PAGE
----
WCU’s doctor of nursing practice approved by UNC Board of Governors
The University of North Carolina Board of Governors gave its approval Friday (Feb. 8) for Western Carolina University to begin offering the doctor of nursing practice degree, and the first students are expected to start the program in the fall.
The DNP program will be offered jointly by WCU and the University of North Carolina at Charlotte, with face-to-face courses taught at UNCC and at WCU’s new instructional site at Biltmore Park Town Square in Asheville.
Judy Neubrander, director of WCU’s School of Nursing, said the new program will offer specialties in family nurse practitioner, nurse anesthesiology and nursing administration. The DNP will begin next fall as a post-master’s program, giving students who have completed requirements for a master of science in nursing degree the option of continuing for another two years of study to receive a doctor of nursing practice degree.
In 2016, the program will begin enrolling students who have bachelor’s degrees to start three years of study to earn their doctoral degrees in one of the three specialty areas, Neubrander said. After 2016, WCU will offer both the post-master’s and post-bachelor’s DNP in the three specialty areas, as well as an already existing master of science in nursing degree in the specialty areas of family nurse practitioner, nursing administration and nursing education.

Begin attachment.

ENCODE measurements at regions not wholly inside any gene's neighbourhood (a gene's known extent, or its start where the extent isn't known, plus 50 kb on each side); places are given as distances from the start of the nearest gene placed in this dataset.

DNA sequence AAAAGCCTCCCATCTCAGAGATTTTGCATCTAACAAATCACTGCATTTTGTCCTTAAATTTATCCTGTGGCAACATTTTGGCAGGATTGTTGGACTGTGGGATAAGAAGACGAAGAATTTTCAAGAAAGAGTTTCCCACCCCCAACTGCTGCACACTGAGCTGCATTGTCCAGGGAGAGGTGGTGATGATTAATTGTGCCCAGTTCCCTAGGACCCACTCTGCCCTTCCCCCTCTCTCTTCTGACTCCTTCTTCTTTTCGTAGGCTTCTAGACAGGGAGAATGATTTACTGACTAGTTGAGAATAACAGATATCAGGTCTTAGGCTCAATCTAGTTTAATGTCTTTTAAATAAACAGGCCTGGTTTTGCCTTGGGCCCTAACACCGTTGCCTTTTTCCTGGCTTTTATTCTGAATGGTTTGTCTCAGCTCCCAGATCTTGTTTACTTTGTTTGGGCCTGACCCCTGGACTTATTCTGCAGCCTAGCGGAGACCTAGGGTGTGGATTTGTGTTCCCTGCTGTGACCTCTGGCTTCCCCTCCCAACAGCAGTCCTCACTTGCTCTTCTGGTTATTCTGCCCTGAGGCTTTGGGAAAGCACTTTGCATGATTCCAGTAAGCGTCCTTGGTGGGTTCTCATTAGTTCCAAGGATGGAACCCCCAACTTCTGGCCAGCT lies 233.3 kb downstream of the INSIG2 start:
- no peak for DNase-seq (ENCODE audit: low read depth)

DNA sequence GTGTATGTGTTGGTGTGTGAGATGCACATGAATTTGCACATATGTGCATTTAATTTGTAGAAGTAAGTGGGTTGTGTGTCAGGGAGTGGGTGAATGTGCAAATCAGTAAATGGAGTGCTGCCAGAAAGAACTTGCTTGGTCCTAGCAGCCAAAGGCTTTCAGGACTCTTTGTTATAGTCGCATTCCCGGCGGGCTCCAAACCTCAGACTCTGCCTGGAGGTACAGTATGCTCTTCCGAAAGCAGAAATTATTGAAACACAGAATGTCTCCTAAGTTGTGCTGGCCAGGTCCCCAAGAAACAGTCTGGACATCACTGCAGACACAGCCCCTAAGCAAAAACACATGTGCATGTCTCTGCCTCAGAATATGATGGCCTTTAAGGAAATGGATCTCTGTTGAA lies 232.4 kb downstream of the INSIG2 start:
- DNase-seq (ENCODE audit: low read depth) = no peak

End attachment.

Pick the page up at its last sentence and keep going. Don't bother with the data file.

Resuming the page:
Shawn Collins, interim associate director for WCU’s graduate nursing programs, will direct the DNP program. “The DNP will prepare students to practice at the highest level of clinical nursing and to provide leadership in our dynamic health care systems,” Collins said. “Graduates of the program will be able to analyze systems of care and provide high-level leadership to improve patient safety and quality of care and to implement evidence-based culturally competent care practices.”
The UNC Board of Governors last June approved the requests of six UNC campuses, including WCU, to start planning DNP programs. External reviewers examined those proposals and concluded that the state has been slow to transition from master of science in nursing programs to doctoral-level programs in the field, compared to other states. Reviewers also determined that the current and growing demand for advanced practice nurses and the existing student interest justify the programs, especially considering the specialized programs of study that will be offered statewide. The Board of Governors approval was for all six UNC campuses.
WCU and UNCC students who enroll in the program will begin each semester by participating in three days of intensive training at one site, and then they will transition to the other university’s instructional site for the remainder of the face-to-face courses that semester. Slightly less than half the course work will be offered online.
For more information about the new DNP program, contact the WCU School of Nursing at 828-227-7467.